8. 5.3.3.8. How will you, personally, define success for this project?
        9. 5.3.3.9. Is there anyone you think we need to speak with who isn't on our list? Who are those people?
        10. 5.3.3.10. How would you like to be involved in the rest of the project, and what's the best way to reach you?
      4. 5.3.4. Marketing stakeholders
        1. 5.3.4.1. Who are your customers and users today, and how do you want that to be different in five years?
        2. 5.3.4.2. How does this product fit into the overall product strategy?
        3. 5.3.4.3. Who are the biggest competitors and what worries you about them? How do you expect to differentiate this product?
        4. 5.3.4.4. What three or four qualities do you want people to attribute to your company and your product?
        5. 5.3.4.5. What is the current state of the identity, and could we have a copy of the style guide (if there is one) and examples of it applied to materials?
      5. 5.3.5. Engineering stakeholders
        1. 5.3.5.1. What technology decisions have already been made? What's driving them?
        2. 5.3.5.2. How large is the engineering team assigned to the project, and what are their skills?
        3. 5.3.5.3. Could you draw a diagram and tell me in lay terms how the existing system works?
      6. 5.3.6. Sales stakeholders
        1. 5.3.6.1. Who is typically involved in the purchase decision?
        2. 5.3.6.2. Why do customers buy a product like this one, and why this one over a competitor's?
        3. 5.3.6.3. When you lose sales, what are the most common reasons?
        4. 5.3.6.4. What things do customers complain about or ask for most often, and why?
      7. 5.3.7. Senior executives
        1. 5.3.7.1. What do we need to know that you don't think other members of your team have said?
        2. 5.3.7.2. We know that both timeline and functionality are important, but if you had to choose one, which would it be?
      8. 5.3.8. Subject matter experts
        1. 5.3.8.1. What are the typical demographics and skills of potential users, and how much do these vary?
        2. 5.3.8.2. What distinctions in user roles and tasks would you expect us to see?
        3. 5.3.8.3. What sorts of workflows or practices do you think we'll be seeing in the field?
      9. 5.3.9. Other product team members
        1. 5.3.9.1. CHEAT SHEET
        2. 5.3.9.2. Things to watch out for
        3. 5.3.9.3. All stakeholders
        4. 5.3.9.4. Marketing stakeholders
        5. 5.3.9.5. Engineering stakeholders
        6. 5.3.9.6. Sales stakeholders
        7. 5.3.9.7. Senior executives
        8. 5.3.9.8. Subject matter experts
        9. 5.3.9.9. Other product team members
    4. 5.4. Project Management for Stakeholder Interviews
    5. 5.5. When You Can't Interview Stakeholders
    6. 5.6. Summary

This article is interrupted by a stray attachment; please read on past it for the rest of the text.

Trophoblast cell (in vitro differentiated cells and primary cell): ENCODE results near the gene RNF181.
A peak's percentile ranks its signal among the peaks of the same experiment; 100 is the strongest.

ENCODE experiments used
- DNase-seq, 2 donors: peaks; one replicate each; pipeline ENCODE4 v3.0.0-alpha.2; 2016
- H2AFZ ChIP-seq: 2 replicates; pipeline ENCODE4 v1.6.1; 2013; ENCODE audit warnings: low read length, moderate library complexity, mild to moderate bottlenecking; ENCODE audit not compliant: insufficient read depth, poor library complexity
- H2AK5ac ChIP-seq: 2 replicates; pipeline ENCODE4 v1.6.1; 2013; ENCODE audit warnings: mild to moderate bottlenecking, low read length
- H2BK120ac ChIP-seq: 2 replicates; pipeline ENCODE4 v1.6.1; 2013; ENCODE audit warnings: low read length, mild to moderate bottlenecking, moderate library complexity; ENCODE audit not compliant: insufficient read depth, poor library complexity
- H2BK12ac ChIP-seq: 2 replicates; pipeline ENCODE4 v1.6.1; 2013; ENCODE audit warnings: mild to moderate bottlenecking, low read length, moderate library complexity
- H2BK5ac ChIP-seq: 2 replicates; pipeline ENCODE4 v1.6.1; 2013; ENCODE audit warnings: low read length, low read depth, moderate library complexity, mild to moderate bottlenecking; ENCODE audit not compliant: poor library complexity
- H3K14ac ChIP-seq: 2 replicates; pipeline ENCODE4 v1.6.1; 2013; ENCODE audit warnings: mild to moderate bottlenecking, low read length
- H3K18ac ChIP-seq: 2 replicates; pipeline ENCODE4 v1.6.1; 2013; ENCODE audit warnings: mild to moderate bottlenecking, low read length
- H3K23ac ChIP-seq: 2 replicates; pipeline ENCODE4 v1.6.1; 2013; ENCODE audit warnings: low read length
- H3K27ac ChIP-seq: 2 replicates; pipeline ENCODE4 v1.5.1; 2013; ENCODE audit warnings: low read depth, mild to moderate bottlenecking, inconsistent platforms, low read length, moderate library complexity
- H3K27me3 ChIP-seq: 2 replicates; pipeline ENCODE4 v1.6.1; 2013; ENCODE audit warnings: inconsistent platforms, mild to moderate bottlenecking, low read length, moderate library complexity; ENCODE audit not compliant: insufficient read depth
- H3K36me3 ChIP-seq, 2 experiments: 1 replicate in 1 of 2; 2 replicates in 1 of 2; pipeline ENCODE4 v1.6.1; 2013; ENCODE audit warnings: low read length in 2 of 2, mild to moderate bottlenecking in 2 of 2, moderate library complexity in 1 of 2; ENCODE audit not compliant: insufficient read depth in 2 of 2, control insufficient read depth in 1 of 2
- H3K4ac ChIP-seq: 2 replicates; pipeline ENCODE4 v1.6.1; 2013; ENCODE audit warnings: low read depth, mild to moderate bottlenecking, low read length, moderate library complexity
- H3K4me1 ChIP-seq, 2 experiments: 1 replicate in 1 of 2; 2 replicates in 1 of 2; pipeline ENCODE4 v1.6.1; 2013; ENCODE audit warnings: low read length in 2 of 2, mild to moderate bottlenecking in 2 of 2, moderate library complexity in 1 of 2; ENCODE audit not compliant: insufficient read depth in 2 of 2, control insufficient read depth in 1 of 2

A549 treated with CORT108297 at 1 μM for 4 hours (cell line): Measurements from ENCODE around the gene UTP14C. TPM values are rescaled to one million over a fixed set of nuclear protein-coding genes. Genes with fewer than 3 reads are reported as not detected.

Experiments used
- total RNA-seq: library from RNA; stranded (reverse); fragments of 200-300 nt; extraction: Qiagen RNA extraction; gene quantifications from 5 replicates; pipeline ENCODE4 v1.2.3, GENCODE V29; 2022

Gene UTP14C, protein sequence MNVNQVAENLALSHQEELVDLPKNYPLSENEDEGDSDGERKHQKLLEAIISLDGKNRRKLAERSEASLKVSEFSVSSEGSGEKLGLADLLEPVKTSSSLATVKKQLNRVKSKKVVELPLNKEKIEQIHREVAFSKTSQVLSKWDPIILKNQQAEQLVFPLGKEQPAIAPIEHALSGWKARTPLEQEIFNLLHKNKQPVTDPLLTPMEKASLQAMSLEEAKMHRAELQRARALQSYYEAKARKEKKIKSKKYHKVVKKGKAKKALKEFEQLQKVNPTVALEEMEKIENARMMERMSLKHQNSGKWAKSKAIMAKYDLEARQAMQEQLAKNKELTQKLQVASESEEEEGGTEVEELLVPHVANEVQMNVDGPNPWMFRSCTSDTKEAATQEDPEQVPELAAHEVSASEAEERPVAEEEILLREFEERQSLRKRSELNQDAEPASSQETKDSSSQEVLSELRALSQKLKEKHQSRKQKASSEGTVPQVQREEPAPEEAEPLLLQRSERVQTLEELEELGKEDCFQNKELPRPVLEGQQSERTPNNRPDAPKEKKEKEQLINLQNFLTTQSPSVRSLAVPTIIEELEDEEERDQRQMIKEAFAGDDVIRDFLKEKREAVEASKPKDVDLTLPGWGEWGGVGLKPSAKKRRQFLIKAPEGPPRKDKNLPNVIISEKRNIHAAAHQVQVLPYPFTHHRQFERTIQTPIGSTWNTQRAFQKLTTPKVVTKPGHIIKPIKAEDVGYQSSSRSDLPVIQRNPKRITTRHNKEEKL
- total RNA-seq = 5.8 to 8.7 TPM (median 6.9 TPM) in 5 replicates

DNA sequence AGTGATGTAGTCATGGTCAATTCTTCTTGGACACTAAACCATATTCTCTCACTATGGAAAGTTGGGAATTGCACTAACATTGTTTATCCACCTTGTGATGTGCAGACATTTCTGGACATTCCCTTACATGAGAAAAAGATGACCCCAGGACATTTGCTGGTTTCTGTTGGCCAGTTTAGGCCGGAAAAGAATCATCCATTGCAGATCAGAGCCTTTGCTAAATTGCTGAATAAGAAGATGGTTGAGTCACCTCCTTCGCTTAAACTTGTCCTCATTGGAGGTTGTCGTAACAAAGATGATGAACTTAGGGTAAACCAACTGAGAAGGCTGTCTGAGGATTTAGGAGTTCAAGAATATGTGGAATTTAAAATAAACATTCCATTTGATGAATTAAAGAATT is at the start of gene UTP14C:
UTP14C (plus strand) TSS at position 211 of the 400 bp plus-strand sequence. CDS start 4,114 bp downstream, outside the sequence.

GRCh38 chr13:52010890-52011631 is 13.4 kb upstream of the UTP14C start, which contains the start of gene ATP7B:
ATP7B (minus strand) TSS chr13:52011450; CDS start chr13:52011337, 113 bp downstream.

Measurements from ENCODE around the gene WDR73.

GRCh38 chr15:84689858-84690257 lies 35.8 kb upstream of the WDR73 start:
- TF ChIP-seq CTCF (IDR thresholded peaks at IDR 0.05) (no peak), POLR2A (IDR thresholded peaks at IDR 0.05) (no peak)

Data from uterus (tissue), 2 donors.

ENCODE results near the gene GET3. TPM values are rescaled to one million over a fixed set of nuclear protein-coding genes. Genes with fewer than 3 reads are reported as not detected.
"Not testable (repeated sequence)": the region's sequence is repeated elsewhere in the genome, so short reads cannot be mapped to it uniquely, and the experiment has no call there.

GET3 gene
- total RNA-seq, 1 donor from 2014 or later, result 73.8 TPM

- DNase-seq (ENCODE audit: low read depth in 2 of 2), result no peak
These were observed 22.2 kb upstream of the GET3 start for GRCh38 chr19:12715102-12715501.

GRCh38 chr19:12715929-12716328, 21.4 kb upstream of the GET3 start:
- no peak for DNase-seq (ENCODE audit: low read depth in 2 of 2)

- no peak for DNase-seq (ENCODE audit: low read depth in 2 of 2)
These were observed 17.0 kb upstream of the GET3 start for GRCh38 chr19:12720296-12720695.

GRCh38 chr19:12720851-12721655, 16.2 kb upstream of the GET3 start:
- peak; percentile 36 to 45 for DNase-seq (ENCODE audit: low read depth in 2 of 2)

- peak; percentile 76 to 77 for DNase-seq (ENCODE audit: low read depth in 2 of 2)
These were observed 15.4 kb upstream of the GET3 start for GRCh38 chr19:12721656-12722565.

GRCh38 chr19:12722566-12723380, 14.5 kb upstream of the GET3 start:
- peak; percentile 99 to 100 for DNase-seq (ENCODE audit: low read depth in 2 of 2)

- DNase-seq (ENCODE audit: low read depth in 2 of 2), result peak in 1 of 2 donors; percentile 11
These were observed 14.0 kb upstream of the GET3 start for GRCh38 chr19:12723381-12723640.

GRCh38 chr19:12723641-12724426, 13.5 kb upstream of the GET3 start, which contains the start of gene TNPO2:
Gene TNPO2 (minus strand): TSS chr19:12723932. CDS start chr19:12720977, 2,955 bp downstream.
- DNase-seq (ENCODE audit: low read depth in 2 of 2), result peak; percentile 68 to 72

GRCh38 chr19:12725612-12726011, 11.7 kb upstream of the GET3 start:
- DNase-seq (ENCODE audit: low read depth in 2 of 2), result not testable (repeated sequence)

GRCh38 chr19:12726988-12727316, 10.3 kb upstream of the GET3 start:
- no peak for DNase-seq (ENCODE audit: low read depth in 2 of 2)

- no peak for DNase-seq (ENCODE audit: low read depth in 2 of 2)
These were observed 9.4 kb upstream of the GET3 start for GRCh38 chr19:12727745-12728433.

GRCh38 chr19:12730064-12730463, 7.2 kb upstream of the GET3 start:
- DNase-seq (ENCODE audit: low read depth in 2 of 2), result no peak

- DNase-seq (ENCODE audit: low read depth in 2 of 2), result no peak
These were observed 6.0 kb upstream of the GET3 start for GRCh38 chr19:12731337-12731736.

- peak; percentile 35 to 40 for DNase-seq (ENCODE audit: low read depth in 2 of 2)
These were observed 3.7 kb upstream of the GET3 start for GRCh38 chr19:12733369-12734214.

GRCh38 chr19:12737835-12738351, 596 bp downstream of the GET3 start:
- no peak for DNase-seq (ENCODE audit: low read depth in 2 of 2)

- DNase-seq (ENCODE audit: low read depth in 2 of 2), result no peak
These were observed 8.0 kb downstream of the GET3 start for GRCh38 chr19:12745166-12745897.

12. 6. Planning User Research
    1. 6.1. Identifying the Number and Type of Interviewees
      1. 6.1.1. Step 1: Identify likely roles
      2. 6.1.2. Step 2: Determine the base number of interviewees per role
      3. 6.1.3. Step 3: Multiply for important factors
        1. 6.1.3.1. ENTERPRISE SETTINGS
        2. 6.1.3.2. CONSUMER ENVIRONMENTS
        3. 6.1.3.3. ACCOUNTING FOR OTHER FACTORS
        4. 6.1.3.4. HOW ALL THIS TRANSLATES INTO NUMBERS
      4. 6.1.4. Step 4: Trim the sample and incorporate other factors
        1. 6.1.4.1. DIVIDING YOUR SAMPLE
        2. 6.1.4.2. ACCOUMTING FOR ACCESIBILITY
        3. 6.1.4.3. TRIMMING YOUR SAMPLE
      5. 6.1.5. Step 5: Adjust for no-shows and poor interviews
    2. 6.2. Introducing the Practice Design Problems
      1. 6.2.1. Consumer device and service: LocalGuide
      2. 6.2.2. Business application: Room Finder
    3. 6.3. Recruiting and Scheduling
      1. 6.3.1. Enterprise site visits
        1. 6.3.1.1. SITE VISITS WITH EXISTING CUSTOMERS
        2. 6.3.1.2. SITE VISITS WITH SOMEONE ELSE'S CUSTOMERS
        3. 6.3.1.3. "UNOFFICIAL" SITE VISITS
        4. 6.3.1.4. ALTERNATIVES TO SITE VISITS
      2. 6.3.2. Recruiting individuals
        1. 6.3.2.1. MARKET RESEARCH FIRMS
        2. 6.3.2.2. Using a screener
        3. 6.3.2.3. ADVERTISING
        4. 6.3.2.4. CONFERENCES AND EVENTS
        5. 6.3.2.5. DESPERATE MEASURES
        6. 6.3.2.6. PREPARING PARTICIPANTS
      3. 6.3.3. The interview schedule
    4. 6.4. Dealing with Challenges
    5. 6.5. Summary
  13. 7. Understanding Potential Users and Customers
    1. 7.1. Interviewing Customers in a Business Environment
      1. 7.1.1. Useful questions for customers
        1. 7.1.1.1. Could you please tell us a little bit about your background and your role here at (company)?
        2. 7.1.1.2. How does (the function or process to be addressed by the product) work here at (company)?
        3. 7.1.1.3. What are the different groups or roles involved in (whatever function or process the product will address) today? How do the various roles work together?
        4. 7.1.1.4. How does this compare to your previous companies?
        5. 7.1.1.5. What are the biggest problems or inefficiencies in this process/function today?
        6. 7.1.1.6. What are the biggest problems with the product/system today?
        7. 7.1.1.7. What are the best things about the product/system? Why did you choose it over other options?
        8. 7.1.1.8. Could you tell us more about the other systems that work with this one?
        9. 7.1.1.9. What issues have you been addressing with homegrown solutions?
        10. 7.1.1.10. What do you expect a system for (process/function) should do for (company)?
        11. 7.1.1.11. What other factors are/were most important to you in selecting a product for (process/function)?